I was thinking I had it sussed - starter was active, my first two bake days went well so I started to think about converting a recipe. But today I made bread using the refrigerated starter for the 2nd time. Not sure why but it didnt go as well. 36 hours before I refreshed the starter and left it on the bench. Next morning, just a little activity. Refreshed it again and put in my proofing box at 21oC and it seemed to be ok but not spectacular. So I built the levain plus made a liquid one for 5grain SD (Hamelmann). This morning it looked good so I made my pain au levain again plus the 5 grain SD. Neither really proofed as well as my earlier efforts. The boules are smaller and crumb not quite as airy. Any ideas or is this the way it is?
Pain au levain
5 grain sourdough
I think I need to practice some more before I experiment with recipes.
and then show photos of perfectly good loaves of bread :)
I hope all my breads that "don't work out" turn out like that.
I wish *ANY* of my loaves turned out looking as good as these!
Yes, I was surprised when I cut them as I felt they weren't as good as I had hoped. Thank you - it gives me a bit more confidence as I find it exciting but quite scary with soo much still to learn.
but I base it on 3 things. What time of year it is and the resulting kitchen temperature, How mmuch time I have from mixing to baking and how long I'm going to retard the loaves.
I'm the winter I creep up to 20% since it is so cold and things slow down so much, I even go higher i20-30%, if I don't have much time and the retard will; be short.... 8-10 hours. In the summer when the kitchen is hot i will use less than 10% if the retard is long..... 16-24 hours. In the winter I might use 15-18% if I get out the heating pad to get the dough temperature up to 78F for the counter work and I have a long retard
So less time, cold temperature use more starter and levain. More time, higher temperature use less starter and levain.
I have a ridiculously wide range of amounts of sourdough starter I add based on the time of year, weather, and my schedule when making a dough. For a similar bread, I might add only seven grams of starter in the summer heat of 90 to 100 degree days, but 100 grams or more for winter days and nights. Of course, adjust the rest of the recipe to add the correct amounts of flour and water. The same goes for the decision of whether to have an overnight or daylong rise versus a rise of a few hours during the day. The adjustments for this are greatest during the summer and least during the mild weather of spring and autumn.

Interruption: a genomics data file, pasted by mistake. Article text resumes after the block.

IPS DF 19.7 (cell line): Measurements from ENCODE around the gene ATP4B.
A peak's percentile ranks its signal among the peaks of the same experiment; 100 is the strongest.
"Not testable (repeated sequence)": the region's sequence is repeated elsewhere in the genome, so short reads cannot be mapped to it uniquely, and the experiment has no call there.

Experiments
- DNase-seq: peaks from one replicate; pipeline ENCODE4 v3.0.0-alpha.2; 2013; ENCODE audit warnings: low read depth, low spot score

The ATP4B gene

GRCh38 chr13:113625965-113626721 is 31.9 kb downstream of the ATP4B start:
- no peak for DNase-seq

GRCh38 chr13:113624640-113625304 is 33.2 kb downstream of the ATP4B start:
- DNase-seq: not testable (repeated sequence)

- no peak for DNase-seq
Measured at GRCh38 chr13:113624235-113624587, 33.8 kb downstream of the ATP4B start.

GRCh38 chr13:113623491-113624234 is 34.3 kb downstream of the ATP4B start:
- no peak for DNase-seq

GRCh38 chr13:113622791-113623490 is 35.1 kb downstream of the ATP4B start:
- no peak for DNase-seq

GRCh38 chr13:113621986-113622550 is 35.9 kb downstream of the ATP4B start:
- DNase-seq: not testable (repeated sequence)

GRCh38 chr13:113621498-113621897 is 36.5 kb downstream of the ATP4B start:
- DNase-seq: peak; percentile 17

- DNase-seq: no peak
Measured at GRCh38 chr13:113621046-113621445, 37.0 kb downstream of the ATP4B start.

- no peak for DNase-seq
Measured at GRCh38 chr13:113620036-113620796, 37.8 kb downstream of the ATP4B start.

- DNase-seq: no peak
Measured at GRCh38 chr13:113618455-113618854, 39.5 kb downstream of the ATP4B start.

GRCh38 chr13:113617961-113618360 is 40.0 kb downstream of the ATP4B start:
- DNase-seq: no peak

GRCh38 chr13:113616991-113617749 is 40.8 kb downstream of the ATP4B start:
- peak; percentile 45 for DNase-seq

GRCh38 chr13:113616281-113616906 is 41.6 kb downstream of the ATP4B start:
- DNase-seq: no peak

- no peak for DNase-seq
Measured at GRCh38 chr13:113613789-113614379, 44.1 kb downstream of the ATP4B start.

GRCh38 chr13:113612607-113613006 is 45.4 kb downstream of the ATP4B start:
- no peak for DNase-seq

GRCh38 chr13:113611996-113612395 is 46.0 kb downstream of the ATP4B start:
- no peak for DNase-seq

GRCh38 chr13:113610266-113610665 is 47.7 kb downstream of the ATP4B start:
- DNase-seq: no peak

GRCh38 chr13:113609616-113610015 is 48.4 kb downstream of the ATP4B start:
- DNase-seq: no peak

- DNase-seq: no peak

Unlike the previous, really better, responses to your initial post, however, I do this all by feel and a digital scale, though without figuring out the percentages. The use of percentages is probably a better guide.
by bakers percentage is what I normally use. e.g. for 800g of flour I'll add 320g of starter (this is wheat based stuff, Rye's different). 9 hours or so (overnight) bulk ferment (kitchens usually at about 20C) then 1-2 hours proving before baking.
Seems I'm using a lot more than others here, but that has worked for me for a good few years now.
Can you tell me what you mean by bulk ferment? Is that just time letting the-- in your case 40% -- starter mix with the recipe? And (sorry, I'm very new to this) what is proving? Is it same as proofing? Does that mean time to rest AFTER kneading?
One more question: you use a percentage starter based on flour... how does that effect the amount of water?
Bulk ferment is the stage between mixing the dough and shaping where the dough is left to do it's first proof. When it's fermented to whatever the optimal stage is for the recipe you're following then it's shaped and final proofed. During the bulk ferment the gluten is developed. In sourdough often the gluten is developed by way of stretch and folds instead of kneading. One incorporates however many sets needed for a strong enough dough and in-between each set it's left to rest. This is done during the bulk ferment.
Things change, life goes on and I no longer bake commercially. It was fun and I was happy to get and keep a 5* food hygiene rating for that time.
Also recipes and procedures change over time. That last post of mine was written 6 years or so back.
Bulk ferment is the first ferment. The longest. (in my bakery, anyway). Proving/proofing. Same thing just a different language. Or might as well be a different language. All sounds the same to me.
As an engineer/geek, I actually got fed-up with bakers percentages (and the omg, do you count the water in the starter or not?) and all the waffle surrounding sourdough - it's just slow, tangy yeast - and resorted to something a little simpler. My go-to recipe for a basic medium loaf ended up at 400g flour (usually 310 white, 80 wholemeal, 10 rye), 100g basic starter (ie. 50g flour 50g water, 'frisky'), 8g salt and about 240g water. I simply multiplied these for the number of loaves I was making. Often in batches of 12 or 15 as that's what fitted the Rofco B40. Mix, knead, dump in a tub and leave overnight. No stretch and folds. Turn out, scale (about 730g for a ~600g baked loaf), shape, leave 1.5-2 hours, bake. And that was that. Life was simple, the loaves good, holes in the crumb would hold butter and honey and people still complain today that no-one locally makes bread as good as mine, but for many many reasons I could not continue commercially.
See it all in action here:
Bake bread. Just do it. Sod the recipes and must/must not do's of others and bake bread that you like and enjoy.
thanks for the feedback everyone. It is awesome to get such help from you all. I need to go away and work out my recipe - I may check back to see if I am on the right track and hopefully there will be time before Christmas to try it out. As we are heading into summer, I guess I will be trying with around 10 % starter (give or take a bit) and seeing what happens. Leslie